STMicro Forecasts Fall Short Amid PC Slump; Shares Slide

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STMicro Microprocessor Chip
An STMicroelectronics NV microprocessor chip sits on display at the Mobile World Congress in Barcelona. STMicro is seeking to boost earnings and reverse a three-year sales slump by focusing on more lucrative chips used in power-management products, video-game consoles, sensors for the automotive industry, and wearable electronics. Photographer: Simon Dawson/Bloomberg

STMicroelectronics NV forecast revenue and profit margins that may miss analysts’ estimates after a slowdown in demand for personal computers pushed Europe’s largest chipmaker back to a quarterly loss. The shares fell the most in three years.

Sales will climb about 3.5 percent in the current period from the first quarter, the Geneva-based company said Thursday. That’s equivalent to $1.76 billion, compared with analysts’ average estimate of $1.84 billion compiled by Bloomberg. The gross margin will be about 33.8 percent, trailing analysts’ projection for 35.1 percent.

The stock dropped as much as 12 percent and traded 11 percent lower at 7.27 euros as of 11:24 a.m. in Paris. A first-quarter net loss of $22 million ended a positive streak for STMicro, after extensive restructuring helped the company return to profit last year.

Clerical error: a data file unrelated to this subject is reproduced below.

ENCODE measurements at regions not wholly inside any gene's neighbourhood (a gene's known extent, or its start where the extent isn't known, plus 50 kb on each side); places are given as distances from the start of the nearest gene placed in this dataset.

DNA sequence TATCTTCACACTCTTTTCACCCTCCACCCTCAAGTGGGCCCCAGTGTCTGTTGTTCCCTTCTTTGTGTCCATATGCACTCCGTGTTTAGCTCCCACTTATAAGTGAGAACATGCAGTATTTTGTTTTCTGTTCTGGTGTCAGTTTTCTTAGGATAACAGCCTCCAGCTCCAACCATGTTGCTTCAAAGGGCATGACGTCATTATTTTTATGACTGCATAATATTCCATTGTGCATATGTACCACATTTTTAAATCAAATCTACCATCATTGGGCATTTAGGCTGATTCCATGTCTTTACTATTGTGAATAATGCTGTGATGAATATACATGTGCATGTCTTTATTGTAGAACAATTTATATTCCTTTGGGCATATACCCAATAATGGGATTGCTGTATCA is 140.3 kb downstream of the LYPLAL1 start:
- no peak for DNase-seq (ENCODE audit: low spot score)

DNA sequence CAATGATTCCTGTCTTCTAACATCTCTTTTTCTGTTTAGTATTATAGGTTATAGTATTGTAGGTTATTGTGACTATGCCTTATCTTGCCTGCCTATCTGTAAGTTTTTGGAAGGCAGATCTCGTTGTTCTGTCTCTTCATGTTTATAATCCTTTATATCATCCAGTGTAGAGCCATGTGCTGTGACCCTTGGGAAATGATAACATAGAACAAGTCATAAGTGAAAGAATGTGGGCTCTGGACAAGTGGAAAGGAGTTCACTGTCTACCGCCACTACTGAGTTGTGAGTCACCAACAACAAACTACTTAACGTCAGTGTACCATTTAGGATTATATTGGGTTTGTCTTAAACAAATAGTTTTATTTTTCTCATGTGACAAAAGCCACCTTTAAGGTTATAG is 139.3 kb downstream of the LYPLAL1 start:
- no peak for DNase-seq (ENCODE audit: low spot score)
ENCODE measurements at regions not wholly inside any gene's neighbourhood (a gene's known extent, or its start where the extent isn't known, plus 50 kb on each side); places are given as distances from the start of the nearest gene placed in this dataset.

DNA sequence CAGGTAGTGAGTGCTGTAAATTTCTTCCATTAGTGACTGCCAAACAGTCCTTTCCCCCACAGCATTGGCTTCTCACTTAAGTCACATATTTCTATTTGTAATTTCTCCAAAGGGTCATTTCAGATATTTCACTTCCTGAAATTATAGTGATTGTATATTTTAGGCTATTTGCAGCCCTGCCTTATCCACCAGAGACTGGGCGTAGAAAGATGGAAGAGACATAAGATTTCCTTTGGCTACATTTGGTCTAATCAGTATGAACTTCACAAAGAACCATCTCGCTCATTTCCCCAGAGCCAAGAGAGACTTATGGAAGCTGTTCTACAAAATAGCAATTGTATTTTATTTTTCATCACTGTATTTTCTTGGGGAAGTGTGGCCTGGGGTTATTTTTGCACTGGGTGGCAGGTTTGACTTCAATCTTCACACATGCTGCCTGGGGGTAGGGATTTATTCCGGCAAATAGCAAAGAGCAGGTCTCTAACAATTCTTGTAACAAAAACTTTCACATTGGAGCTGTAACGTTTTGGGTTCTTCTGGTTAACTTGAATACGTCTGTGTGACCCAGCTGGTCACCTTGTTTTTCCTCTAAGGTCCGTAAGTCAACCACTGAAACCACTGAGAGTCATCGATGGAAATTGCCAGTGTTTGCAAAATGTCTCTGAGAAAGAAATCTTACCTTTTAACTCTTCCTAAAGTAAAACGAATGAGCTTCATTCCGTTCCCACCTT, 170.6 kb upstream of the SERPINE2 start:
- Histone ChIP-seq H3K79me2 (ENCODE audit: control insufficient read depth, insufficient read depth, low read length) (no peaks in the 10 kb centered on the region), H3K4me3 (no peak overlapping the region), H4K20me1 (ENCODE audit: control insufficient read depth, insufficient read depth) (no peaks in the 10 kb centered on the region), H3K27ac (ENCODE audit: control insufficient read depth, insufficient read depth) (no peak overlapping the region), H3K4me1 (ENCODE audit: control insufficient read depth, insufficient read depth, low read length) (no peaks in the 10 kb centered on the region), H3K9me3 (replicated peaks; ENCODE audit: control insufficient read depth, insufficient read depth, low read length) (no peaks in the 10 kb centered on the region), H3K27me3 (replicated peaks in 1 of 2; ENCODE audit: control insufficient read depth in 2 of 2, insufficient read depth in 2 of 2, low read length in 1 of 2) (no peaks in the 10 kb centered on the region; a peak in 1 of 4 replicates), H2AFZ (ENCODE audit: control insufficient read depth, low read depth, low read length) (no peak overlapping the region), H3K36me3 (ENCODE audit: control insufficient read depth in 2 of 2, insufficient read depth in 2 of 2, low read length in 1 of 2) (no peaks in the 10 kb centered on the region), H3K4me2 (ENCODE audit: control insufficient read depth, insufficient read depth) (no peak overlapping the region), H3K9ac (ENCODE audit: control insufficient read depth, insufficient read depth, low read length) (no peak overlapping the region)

“The correction that we saw in the first quarter was concentrated in greater China, very much at the end of the quarter, and on the PC part of the business,” Chief Executive Officer Carlo Bozotti said on a conference call. “It’s premature to draw conclusions from this.”

Bozotti said demand had improved in April based on orders compared with the month before, though it’s unclear whether that trend will persist in the coming weeks.

PCs Shunned

Worldwide PC shipments decreased about 5 percent last quarter from the year earlier and were down 14 percent from the final quarter of 2014, data by Gartner Inc. showed. PC-chip sales are declining as more consumers rely on tablets and smartphones to get online, prompting industry giant Intel Corp. to seek growth instead from segments such as data centers.

STMicro is also seeking to sell more lucrative chips to new customers like makers of cars, wearable electronics and industrial machinery. Those efforts have payed off, though STMicro has said chip demand will be critical in determining how fast the company can reach its long-term financial targets.

Currency fluctuations will also have a material impact on profit in the coming months as hedging contracts expire and STMicro reaps the benefits of a weaker euro, Chief Financial Officer Carlo Ferro said on the call. A weaker euro relative to the dollar means lower production costs for the chipmaker with factories from Grenoble in France to Sicily.

The gross margin could gain an extra 2.5 percentage points by year-end if the euro stays near its current level, Ferro said. Meanwhile, in the first quarter, the weaker euro had a negative accounting effect on revenue in the region because the chipmaker reports in U.S. dollars.

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